Electricity prices for Bulgarian households will be reduced by one per cent starting January 1 2014, the recently-appointed head of Bulgaria’s utilities regulator, Boyan Boev, said on December 20.
The one per cent reduction will apply to the daytime tariffs; the night-time rate will be cut by 10 per cent. Electricity prices for industrial consumers will be reduced by 1.5 per cent.
The State Energy and Water Regulatory Commission (SEWRC) is expected to issue the official ruling after its meeting on December 30, reports in Bulgarian media said.
To fund the price cuts, SEWRC plans to reduce the margin of “technological losses” afforded to the three private electricity distribution companies (owned by Czech CEZ and Energo-Pro, as well as Austria’s EVN) from 12 per cent to 10 per cent.
Under Bulgarian law, the electricity price formula allows distribution companies to bill customers for the electricity “lost” through their power grid on the way to end-users, with the regulator setting the maximum level of acceptable losses. The electricity distribution firms are in turn required to use all such revenue for investment in grid maintenance and upgrades.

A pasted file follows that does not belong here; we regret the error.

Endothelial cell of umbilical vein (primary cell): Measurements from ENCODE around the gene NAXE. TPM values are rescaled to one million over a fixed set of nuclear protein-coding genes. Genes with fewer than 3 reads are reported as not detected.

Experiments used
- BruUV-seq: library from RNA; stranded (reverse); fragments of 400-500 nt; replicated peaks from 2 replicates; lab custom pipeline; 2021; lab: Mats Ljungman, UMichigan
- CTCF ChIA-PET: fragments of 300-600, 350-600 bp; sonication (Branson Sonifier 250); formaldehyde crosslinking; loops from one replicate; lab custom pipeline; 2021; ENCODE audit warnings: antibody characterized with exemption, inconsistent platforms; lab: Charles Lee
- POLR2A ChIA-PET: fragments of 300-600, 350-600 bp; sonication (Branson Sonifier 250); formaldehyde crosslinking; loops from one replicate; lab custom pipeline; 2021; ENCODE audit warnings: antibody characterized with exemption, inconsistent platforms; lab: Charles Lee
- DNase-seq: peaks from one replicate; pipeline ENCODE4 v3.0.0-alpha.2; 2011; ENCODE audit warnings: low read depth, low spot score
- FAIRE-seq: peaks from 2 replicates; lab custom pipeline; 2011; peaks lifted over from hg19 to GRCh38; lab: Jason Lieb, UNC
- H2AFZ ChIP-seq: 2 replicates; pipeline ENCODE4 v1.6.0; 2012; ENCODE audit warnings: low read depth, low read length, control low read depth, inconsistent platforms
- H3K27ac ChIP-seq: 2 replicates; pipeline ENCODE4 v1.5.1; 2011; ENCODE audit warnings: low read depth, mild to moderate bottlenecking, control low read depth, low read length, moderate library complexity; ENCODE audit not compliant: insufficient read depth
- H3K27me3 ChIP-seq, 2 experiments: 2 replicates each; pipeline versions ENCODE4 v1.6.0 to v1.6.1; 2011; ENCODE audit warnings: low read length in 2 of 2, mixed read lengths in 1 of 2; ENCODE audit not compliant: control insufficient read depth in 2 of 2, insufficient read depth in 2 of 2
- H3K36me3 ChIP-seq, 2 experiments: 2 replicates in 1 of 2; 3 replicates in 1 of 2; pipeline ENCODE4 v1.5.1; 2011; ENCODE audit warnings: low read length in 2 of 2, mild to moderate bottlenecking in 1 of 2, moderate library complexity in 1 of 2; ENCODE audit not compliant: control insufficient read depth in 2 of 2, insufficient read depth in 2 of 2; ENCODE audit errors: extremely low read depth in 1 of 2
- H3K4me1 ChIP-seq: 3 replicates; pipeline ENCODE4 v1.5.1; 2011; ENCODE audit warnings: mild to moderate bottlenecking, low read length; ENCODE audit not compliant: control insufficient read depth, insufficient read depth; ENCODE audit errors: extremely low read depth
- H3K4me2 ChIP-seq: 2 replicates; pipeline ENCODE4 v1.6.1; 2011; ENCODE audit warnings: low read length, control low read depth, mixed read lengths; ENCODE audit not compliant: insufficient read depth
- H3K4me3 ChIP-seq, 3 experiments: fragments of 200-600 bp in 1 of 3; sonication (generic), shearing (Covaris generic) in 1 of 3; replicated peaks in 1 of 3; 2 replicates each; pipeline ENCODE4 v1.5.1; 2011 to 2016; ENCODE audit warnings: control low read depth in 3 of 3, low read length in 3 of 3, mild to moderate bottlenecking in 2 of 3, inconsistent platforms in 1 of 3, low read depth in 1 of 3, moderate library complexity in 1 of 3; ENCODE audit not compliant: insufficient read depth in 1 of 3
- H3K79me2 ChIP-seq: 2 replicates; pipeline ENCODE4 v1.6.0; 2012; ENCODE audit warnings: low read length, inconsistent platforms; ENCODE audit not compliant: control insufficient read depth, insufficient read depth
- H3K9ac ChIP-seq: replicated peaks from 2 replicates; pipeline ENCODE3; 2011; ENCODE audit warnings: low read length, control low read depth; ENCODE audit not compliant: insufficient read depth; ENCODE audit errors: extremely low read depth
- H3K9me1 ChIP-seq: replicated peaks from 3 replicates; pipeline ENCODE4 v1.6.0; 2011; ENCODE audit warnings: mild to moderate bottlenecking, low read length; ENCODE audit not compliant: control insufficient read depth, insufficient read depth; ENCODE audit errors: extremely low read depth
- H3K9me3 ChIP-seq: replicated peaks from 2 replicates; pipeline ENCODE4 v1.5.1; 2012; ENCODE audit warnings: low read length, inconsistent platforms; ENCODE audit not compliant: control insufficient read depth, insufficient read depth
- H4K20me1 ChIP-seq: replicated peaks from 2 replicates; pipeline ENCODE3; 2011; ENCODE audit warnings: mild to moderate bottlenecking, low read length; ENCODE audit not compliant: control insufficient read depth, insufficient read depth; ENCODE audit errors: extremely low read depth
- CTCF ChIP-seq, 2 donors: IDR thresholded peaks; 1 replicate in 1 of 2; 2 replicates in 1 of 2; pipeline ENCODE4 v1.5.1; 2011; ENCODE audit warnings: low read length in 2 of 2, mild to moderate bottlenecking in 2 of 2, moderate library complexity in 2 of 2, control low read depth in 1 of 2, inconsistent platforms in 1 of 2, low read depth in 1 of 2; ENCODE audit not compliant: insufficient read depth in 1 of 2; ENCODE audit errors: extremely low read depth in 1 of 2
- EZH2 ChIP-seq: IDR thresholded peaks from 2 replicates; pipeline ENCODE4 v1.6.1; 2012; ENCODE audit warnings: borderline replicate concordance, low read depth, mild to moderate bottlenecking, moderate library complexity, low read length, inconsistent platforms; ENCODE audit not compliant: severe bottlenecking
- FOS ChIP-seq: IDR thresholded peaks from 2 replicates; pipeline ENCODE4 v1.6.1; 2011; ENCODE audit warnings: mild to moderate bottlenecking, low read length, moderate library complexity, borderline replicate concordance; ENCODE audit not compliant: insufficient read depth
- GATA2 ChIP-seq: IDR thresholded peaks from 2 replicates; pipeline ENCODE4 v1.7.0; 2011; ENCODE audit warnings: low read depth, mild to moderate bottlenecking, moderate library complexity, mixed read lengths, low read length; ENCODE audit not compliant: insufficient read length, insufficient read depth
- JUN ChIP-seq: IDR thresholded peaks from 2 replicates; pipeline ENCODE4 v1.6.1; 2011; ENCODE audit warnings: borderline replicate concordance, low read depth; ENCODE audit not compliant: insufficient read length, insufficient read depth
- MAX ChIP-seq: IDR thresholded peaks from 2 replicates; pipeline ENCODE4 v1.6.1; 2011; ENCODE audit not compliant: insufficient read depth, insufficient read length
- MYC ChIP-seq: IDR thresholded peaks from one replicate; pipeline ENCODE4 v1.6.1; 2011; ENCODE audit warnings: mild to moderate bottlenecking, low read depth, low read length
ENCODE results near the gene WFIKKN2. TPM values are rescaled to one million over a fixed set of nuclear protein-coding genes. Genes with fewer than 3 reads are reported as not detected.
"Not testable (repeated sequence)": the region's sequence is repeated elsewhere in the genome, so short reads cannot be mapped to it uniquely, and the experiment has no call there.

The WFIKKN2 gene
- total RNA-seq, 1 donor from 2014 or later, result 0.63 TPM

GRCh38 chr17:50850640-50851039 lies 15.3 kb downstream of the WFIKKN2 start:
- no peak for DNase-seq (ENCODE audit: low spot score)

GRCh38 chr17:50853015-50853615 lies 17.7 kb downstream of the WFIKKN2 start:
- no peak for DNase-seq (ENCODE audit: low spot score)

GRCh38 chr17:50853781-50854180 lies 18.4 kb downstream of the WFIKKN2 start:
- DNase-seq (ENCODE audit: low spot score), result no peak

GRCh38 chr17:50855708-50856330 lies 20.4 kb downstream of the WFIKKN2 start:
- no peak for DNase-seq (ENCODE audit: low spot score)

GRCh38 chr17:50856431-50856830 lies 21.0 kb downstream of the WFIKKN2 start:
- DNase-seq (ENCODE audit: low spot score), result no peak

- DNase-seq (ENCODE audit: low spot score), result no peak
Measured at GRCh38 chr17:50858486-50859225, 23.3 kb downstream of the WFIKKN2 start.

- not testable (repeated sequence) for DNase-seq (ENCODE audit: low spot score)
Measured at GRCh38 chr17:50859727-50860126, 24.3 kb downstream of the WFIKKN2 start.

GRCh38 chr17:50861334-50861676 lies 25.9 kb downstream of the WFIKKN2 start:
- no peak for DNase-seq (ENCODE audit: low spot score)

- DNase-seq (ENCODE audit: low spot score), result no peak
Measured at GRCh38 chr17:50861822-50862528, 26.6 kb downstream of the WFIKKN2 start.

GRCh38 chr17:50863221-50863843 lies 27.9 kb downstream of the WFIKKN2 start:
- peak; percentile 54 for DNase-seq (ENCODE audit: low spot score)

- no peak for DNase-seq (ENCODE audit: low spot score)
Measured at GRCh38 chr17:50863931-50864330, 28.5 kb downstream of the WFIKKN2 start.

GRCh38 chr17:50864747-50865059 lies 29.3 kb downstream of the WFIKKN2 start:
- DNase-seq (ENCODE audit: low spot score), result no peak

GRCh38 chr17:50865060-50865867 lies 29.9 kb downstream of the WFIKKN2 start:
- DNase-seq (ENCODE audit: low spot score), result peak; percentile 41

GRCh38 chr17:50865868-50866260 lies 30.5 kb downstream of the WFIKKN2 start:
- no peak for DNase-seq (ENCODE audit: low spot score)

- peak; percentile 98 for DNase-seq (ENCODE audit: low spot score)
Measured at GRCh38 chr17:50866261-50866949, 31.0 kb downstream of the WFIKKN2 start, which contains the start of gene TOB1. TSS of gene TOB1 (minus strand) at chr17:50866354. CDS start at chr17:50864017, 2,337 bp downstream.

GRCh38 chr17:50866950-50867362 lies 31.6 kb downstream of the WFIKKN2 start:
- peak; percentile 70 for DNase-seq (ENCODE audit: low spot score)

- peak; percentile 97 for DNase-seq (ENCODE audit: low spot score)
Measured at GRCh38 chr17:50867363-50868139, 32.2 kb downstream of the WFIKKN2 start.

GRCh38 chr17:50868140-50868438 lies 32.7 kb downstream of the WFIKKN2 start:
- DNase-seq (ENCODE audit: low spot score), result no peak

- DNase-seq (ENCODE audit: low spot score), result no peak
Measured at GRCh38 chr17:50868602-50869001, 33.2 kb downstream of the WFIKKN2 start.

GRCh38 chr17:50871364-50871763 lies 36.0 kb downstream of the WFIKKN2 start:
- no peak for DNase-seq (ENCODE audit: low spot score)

Additionally, SEWRC will lower the price at which state electricity utility NEK buys electricity produced by heating utilities and in-house electricity plants run by industrial consumers – by between 2.5 per cent and 4.5 per cent, according to the reports.
Should the regulator go ahead with its current plan, this would be the third electricity price cut in the space of 12 months, following cuts in March (averaging between 6.2 per cent and 7.3 per cent for the three electricity distribution companies) and August (averaging between 4.2 per cent and 4.9 per cent for daytime tariffs).